Paying someone to raise your children - 07/10/14

I'm a little fired up about this morning.

We've had a couple of stories recently about new business concepts.  I'm all for innovation and entrepreneur opportunities but these two - in my opinion - are just a small part of what's wrong with family dynamics these days.

There's a company in Canada that you can hire to teach your children to ride a bike.  I'll start by saying some parents argue this is no different than hiring someone to teach your kids to swim or learn gymnastics.  I say that teaching your child to ride a bike is an important bonding moment for parents and kids.  I personally couldn't imagine missing that moment when my husband let go and Zach took off on his own for the first time.  The smiles and amazement on our faces; the pure joy, excitement and nervousness on his face.  You couldn't have paid ME to miss that.  No way.  That experience was priceless.

There's another company, this one in NYC, that will potty train your child.  They claim to be able to do it in 2 days for a small fee:  $1,800 for 2 days.  Are you kidding me?  Now I will say this:  potty training is not an easy process.  I've done it twice.  Does it take time?  YES.  Is it messy?  YES.  Will it test your patience?  YES.  Last time I checked, those are all pieces of the parenting puzzle. 

Some of the parents interviewed for the story say they don't have the time or energy to potty train their kids.  I'm not one to judge because I would love to have more time and energy to do A LOT of things, but come on!  Any parent can tell you that it 1.) takes more than 2 days to do ANYTHING and 2.) requires follow up and consistency and accidents for weeks maybe months after that.  So what exactly are you paying for? 

This outsourcing for parenting is getting out of control.  Parenting is a JOB.  It's the toughest job we'll ever have.  It's also the most rewarding.  You'll never realize that if you pay someone to do everything for you.

 

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Last Update on October 24, 2014 09:09 GMT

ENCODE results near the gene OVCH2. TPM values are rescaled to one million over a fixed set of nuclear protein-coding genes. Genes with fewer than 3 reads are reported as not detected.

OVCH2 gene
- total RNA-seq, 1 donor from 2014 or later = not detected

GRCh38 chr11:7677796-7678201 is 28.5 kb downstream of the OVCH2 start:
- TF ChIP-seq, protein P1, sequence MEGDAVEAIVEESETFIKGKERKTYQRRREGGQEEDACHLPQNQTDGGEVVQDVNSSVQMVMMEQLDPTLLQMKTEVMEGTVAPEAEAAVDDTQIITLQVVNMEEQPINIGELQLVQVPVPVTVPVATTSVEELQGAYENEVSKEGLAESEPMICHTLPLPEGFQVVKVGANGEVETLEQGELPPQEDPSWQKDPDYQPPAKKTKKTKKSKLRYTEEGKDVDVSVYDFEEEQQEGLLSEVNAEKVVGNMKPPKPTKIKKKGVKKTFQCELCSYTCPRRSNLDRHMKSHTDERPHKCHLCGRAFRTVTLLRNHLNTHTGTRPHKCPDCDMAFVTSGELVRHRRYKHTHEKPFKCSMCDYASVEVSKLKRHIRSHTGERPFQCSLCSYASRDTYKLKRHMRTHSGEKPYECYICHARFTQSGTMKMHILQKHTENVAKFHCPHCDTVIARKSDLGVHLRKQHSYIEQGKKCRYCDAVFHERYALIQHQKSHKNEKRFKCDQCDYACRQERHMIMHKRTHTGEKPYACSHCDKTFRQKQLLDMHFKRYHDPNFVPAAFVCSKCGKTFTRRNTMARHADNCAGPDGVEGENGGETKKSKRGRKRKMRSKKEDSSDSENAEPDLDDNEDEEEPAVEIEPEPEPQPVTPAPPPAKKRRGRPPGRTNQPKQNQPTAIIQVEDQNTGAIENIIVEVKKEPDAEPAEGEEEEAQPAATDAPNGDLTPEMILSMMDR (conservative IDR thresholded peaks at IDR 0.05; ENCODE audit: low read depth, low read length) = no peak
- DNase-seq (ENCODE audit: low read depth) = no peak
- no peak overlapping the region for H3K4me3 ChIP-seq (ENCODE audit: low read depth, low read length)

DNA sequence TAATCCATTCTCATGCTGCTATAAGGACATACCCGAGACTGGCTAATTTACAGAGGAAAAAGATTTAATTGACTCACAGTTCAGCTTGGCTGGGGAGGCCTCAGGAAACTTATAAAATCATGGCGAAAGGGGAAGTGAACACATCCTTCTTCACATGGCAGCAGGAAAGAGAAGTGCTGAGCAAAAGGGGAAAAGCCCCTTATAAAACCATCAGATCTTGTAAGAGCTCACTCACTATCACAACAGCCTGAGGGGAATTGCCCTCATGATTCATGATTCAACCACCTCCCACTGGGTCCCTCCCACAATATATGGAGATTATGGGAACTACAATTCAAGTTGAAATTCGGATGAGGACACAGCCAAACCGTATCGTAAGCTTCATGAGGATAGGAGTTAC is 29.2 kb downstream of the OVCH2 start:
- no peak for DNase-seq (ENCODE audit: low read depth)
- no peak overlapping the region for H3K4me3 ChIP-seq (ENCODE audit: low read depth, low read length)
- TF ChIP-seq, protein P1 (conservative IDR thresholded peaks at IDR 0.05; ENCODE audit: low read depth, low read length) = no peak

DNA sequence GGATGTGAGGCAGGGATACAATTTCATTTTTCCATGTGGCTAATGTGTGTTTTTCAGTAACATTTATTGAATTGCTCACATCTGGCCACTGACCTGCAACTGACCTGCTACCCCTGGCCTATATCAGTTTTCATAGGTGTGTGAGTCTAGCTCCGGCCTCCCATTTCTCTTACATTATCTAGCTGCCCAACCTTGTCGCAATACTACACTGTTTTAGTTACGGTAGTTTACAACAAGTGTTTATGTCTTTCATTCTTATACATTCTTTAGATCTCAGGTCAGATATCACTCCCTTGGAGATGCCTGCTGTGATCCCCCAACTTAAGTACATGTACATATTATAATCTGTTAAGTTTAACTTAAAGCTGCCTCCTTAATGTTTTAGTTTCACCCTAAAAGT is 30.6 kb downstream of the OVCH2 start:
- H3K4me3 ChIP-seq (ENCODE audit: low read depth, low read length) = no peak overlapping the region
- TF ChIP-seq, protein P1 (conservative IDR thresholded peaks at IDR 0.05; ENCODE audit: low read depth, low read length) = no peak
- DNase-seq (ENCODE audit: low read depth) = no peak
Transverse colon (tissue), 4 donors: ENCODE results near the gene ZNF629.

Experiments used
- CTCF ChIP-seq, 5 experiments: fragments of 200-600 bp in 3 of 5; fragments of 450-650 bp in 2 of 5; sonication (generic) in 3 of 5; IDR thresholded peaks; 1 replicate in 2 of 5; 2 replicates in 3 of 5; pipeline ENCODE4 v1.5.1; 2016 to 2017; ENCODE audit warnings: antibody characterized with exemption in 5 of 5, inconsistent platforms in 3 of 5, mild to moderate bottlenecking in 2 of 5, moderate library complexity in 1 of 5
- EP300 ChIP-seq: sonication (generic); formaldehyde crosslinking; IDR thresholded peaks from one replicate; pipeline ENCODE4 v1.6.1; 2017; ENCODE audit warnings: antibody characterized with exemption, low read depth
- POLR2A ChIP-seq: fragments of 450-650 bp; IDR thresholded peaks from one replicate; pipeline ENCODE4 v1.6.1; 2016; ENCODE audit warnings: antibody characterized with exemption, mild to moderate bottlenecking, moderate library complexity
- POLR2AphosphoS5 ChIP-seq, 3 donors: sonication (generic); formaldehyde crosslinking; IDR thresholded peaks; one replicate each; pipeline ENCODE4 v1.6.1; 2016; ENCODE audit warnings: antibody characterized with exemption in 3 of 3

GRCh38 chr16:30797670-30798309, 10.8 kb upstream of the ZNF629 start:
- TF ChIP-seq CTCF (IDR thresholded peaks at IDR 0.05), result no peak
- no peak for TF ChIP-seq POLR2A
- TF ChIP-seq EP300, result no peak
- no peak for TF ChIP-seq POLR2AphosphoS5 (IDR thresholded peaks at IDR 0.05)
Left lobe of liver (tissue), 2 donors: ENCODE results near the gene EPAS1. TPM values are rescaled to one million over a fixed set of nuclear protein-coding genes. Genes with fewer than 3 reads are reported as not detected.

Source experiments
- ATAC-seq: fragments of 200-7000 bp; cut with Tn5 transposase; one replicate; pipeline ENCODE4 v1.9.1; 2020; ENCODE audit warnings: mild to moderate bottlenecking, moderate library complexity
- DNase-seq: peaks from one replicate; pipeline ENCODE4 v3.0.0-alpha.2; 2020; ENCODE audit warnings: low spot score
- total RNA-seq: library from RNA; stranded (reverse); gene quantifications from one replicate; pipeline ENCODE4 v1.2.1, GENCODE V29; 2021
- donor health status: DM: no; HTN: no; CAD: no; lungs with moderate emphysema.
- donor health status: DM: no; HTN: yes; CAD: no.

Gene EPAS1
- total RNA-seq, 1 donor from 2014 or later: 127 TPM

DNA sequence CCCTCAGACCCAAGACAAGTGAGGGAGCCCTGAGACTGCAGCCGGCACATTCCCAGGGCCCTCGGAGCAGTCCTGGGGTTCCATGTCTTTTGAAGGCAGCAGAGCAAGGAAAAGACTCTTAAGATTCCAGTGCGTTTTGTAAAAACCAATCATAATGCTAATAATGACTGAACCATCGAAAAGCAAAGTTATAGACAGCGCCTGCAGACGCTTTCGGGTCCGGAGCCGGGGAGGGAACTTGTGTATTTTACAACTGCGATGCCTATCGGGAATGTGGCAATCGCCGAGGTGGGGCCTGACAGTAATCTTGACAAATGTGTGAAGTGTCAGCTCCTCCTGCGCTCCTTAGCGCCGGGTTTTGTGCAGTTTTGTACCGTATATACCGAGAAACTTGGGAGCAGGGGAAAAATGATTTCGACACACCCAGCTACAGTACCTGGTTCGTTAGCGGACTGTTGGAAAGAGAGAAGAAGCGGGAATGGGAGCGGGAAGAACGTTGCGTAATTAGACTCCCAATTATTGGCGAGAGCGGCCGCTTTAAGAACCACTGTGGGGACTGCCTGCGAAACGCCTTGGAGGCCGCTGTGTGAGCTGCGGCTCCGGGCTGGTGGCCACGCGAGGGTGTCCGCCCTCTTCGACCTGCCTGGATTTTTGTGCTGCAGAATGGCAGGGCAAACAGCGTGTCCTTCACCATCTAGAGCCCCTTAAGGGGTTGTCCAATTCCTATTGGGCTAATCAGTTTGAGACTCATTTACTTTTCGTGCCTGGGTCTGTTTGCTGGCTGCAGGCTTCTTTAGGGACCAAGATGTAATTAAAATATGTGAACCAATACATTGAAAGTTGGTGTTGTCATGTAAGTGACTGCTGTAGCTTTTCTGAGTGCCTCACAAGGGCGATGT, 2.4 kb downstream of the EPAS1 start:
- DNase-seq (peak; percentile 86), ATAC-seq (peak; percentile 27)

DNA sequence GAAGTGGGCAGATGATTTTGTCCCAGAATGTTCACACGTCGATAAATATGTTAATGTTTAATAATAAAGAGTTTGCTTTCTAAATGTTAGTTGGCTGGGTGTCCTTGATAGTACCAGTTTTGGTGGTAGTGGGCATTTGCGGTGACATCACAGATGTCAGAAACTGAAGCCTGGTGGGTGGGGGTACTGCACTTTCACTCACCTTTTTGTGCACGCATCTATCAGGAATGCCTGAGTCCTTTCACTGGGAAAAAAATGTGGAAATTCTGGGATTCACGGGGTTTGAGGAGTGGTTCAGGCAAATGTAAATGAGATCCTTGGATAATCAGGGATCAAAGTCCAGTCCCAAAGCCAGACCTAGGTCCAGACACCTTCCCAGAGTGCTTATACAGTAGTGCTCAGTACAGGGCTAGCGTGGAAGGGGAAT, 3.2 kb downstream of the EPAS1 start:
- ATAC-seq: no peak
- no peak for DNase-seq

COIN TOSS-MAYOR

LIMA, Peru (AP) -- Usually, one flips a coin to determine things like who gets the ball first in a football game or who gets first dibs at the last slice of pie or something. But to settle an election? That's what happened in a small town high in the Peruvian Andes. Two candidates tied at the ballot box -- with each getting 236 votes in the municipal election. Peru's electoral law allows tie races to be decided by a coin toss. So the coin was tossed. And the winner -- Wilber Medina. His rival says he's cool with the results. It isn't known whether heads or tails carried the day -- and the election.

PUMPKINS-PIGS

SOMERSWORTH, N.H. (AP) -- It started as a potential case of pilfered pumpkins. But it turned out to be a windfall for a group of pigs. Foster's Daily Democrat in Somersworth, New Hampshire reports hundreds of pumpkins were reported stolen earlier week. The gourds had been set aside behind a school to be sold this weekend at a craft fair. The investigation didn't get far. Turns out a farmer spotted the pumpkins and asked a school worker if he could take them to feed his pigs. The school employee didn't know the pumpkins were being saved -- and the farmer took them. Police say the only ones that turned out happy in the whole episode -- are the hogs.

FIREWORKS-FUNERAL

SPRINGFIELD, Mo. (AP) -- When the fireworks burst in the air tomorrow night over Springfield, Missouri -- it won't be the Fourth of July -- but the last of James Carver. A Missouri funeral director will be bidding farewell to his dad -- by having his cremated remains mixed with fireworks -- and launched into the sky. Carver's father is the first to try the program by Greenlawn Funeral Homes. His son Jim is the funeral director -- and says the eight-minute fireworks display will be followed by a cookout and memorial celebration.